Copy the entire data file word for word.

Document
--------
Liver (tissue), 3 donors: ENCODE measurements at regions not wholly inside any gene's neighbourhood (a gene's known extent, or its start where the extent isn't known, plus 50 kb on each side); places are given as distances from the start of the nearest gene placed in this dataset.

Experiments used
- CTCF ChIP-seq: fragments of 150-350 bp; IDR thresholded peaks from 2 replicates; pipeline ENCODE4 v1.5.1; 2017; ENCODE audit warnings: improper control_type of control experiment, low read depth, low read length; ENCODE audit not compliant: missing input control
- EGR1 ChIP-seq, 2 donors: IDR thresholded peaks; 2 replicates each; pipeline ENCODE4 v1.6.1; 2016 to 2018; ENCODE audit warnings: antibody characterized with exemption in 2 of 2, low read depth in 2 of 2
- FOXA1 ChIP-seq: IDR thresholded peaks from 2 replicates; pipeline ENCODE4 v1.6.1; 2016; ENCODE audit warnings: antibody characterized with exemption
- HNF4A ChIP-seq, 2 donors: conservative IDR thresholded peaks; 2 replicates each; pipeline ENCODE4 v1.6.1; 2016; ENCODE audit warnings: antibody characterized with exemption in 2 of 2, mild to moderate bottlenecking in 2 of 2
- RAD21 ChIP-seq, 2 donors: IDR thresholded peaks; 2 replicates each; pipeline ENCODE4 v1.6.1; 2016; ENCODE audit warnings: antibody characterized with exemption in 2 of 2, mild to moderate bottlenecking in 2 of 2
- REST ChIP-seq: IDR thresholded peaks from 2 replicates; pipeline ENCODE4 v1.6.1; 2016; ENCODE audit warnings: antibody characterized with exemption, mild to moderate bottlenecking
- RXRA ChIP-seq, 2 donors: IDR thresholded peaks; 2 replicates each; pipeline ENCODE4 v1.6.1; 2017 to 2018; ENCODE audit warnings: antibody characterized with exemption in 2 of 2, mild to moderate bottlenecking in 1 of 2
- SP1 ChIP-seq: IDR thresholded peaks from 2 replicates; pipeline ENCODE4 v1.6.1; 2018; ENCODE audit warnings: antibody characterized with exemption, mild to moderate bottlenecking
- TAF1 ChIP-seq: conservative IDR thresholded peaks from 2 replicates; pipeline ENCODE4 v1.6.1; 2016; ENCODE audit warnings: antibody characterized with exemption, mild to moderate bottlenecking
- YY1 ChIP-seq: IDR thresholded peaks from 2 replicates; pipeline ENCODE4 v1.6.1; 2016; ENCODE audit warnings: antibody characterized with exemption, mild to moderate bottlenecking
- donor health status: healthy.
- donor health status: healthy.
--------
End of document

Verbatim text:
Liver (tissue), 3 donors: ENCODE measurements at regions not wholly inside any gene's neighbourhood (a gene's known extent, or its start where the extent isn't known, plus 50 kb on each side); places are given as distances from the start of the nearest gene placed in this dataset.

Experiments used
- CTCF ChIP-seq: fragments of 150-350 bp; IDR thresholded peaks from 2 replicates; pipeline ENCODE4 v1.5.1; 2017; ENCODE audit warnings: improper control_type of control experiment, low read depth, low read length; ENCODE audit not compliant: missing input control
- EGR1 ChIP-seq, 2 donors: IDR thresholded peaks; 2 replicates each; pipeline ENCODE4 v1.6.1; 2016 to 2018; ENCODE audit warnings: antibody characterized with exemption in 2 of 2, low read depth in 2 of 2
- FOXA1 ChIP-seq: IDR thresholded peaks from 2 replicates; pipeline ENCODE4 v1.6.1; 2016; ENCODE audit warnings: antibody characterized with exemption
- HNF4A ChIP-seq, 2 donors: conservative IDR thresholded peaks; 2 replicates each; pipeline ENCODE4 v1.6.1; 2016; ENCODE audit warnings: antibody characterized with exemption in 2 of 2, mild to moderate bottlenecking in 2 of 2
- RAD21 ChIP-seq, 2 donors: IDR thresholded peaks; 2 replicates each; pipeline ENCODE4 v1.6.1; 2016; ENCODE audit warnings: antibody characterized with exemption in 2 of 2, mild to moderate bottlenecking in 2 of 2
- REST ChIP-seq: IDR thresholded peaks from 2 replicates; pipeline ENCODE4 v1.6.1; 2016; ENCODE audit warnings: antibody characterized with exemption, mild to moderate bottlenecking
- RXRA ChIP-seq, 2 donors: IDR thresholded peaks; 2 replicates each; pipeline ENCODE4 v1.6.1; 2017 to 2018; ENCODE audit warnings: antibody characterized with exemption in 2 of 2, mild to moderate bottlenecking in 1 of 2
- SP1 ChIP-seq: IDR thresholded peaks from 2 replicates; pipeline ENCODE4 v1.6.1; 2018; ENCODE audit warnings: antibody characterized with exemption, mild to moderate bottlenecking
- TAF1 ChIP-seq: conservative IDR thresholded peaks from 2 replicates; pipeline ENCODE4 v1.6.1; 2016; ENCODE audit warnings: antibody characterized with exemption, mild to moderate bottlenecking
- YY1 ChIP-seq: IDR thresholded peaks from 2 replicates; pipeline ENCODE4 v1.6.1; 2016; ENCODE audit warnings: antibody characterized with exemption, mild to moderate bottlenecking
- donor health status: healthy.
- donor health status: healthy.